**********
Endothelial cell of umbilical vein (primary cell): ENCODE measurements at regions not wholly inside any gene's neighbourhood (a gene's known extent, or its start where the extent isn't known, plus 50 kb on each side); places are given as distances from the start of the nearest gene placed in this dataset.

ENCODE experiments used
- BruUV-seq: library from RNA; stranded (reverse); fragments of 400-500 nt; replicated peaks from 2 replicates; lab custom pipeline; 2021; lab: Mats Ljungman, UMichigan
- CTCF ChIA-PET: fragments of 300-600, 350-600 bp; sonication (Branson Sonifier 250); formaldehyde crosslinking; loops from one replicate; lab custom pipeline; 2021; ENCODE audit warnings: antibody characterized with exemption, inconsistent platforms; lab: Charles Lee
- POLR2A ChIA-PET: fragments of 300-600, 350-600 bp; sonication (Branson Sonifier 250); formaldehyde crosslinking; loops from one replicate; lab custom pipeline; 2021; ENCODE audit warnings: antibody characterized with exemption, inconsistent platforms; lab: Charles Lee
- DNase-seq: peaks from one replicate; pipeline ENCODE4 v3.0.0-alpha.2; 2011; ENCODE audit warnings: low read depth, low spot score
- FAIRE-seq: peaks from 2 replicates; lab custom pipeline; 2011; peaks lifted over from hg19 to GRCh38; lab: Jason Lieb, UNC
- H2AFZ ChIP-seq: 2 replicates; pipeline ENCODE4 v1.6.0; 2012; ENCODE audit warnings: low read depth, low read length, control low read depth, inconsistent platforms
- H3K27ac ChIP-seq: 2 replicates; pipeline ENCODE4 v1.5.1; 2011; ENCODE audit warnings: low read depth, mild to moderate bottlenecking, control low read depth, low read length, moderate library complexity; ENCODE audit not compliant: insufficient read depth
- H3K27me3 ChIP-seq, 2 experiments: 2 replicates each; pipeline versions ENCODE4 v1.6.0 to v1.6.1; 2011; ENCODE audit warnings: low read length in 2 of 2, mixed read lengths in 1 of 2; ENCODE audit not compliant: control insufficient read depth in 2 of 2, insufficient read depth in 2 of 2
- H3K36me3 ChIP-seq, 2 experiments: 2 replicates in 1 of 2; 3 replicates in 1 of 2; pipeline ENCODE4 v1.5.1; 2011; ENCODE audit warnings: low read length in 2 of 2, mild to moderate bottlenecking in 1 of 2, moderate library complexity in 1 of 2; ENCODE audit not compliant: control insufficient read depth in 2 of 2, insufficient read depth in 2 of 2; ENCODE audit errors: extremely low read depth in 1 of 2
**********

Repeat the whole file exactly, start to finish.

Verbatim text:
Endothelial cell of umbilical vein (primary cell): ENCODE measurements at regions not wholly inside any gene's neighbourhood (a gene's known extent, or its start where the extent isn't known, plus 50 kb on each side); places are given as distances from the start of the nearest gene placed in this dataset.

ENCODE experiments used
- BruUV-seq: library from RNA; stranded (reverse); fragments of 400-500 nt; replicated peaks from 2 replicates; lab custom pipeline; 2021; lab: Mats Ljungman, UMichigan
- CTCF ChIA-PET: fragments of 300-600, 350-600 bp; sonication (Branson Sonifier 250); formaldehyde crosslinking; loops from one replicate; lab custom pipeline; 2021; ENCODE audit warnings: antibody characterized with exemption, inconsistent platforms; lab: Charles Lee
- POLR2A ChIA-PET: fragments of 300-600, 350-600 bp; sonication (Branson Sonifier 250); formaldehyde crosslinking; loops from one replicate; lab custom pipeline; 2021; ENCODE audit warnings: antibody characterized with exemption, inconsistent platforms; lab: Charles Lee
- DNase-seq: peaks from one replicate; pipeline ENCODE4 v3.0.0-alpha.2; 2011; ENCODE audit warnings: low read depth, low spot score
- FAIRE-seq: peaks from 2 replicates; lab custom pipeline; 2011; peaks lifted over from hg19 to GRCh38; lab: Jason Lieb, UNC
- H2AFZ ChIP-seq: 2 replicates; pipeline ENCODE4 v1.6.0; 2012; ENCODE audit warnings: low read depth, low read length, control low read depth, inconsistent platforms
- H3K27ac ChIP-seq: 2 replicates; pipeline ENCODE4 v1.5.1; 2011; ENCODE audit warnings: low read depth, mild to moderate bottlenecking, control low read depth, low read length, moderate library complexity; ENCODE audit not compliant: insufficient read depth
- H3K27me3 ChIP-seq, 2 experiments: 2 replicates each; pipeline versions ENCODE4 v1.6.0 to v1.6.1; 2011; ENCODE audit warnings: low read length in 2 of 2, mixed read lengths in 1 of 2; ENCODE audit not compliant: control insufficient read depth in 2 of 2, insufficient read depth in 2 of 2
- H3K36me3 ChIP-seq, 2 experiments: 2 replicates in 1 of 2; 3 replicates in 1 of 2; pipeline ENCODE4 v1.5.1; 2011; ENCODE audit warnings: low read length in 2 of 2, mild to moderate bottlenecking in 1 of 2, moderate library complexity in 1 of 2; ENCODE audit not compliant: control insufficient read depth in 2 of 2, insufficient read depth in 2 of 2; ENCODE audit errors: extremely low read depth in 1 of 2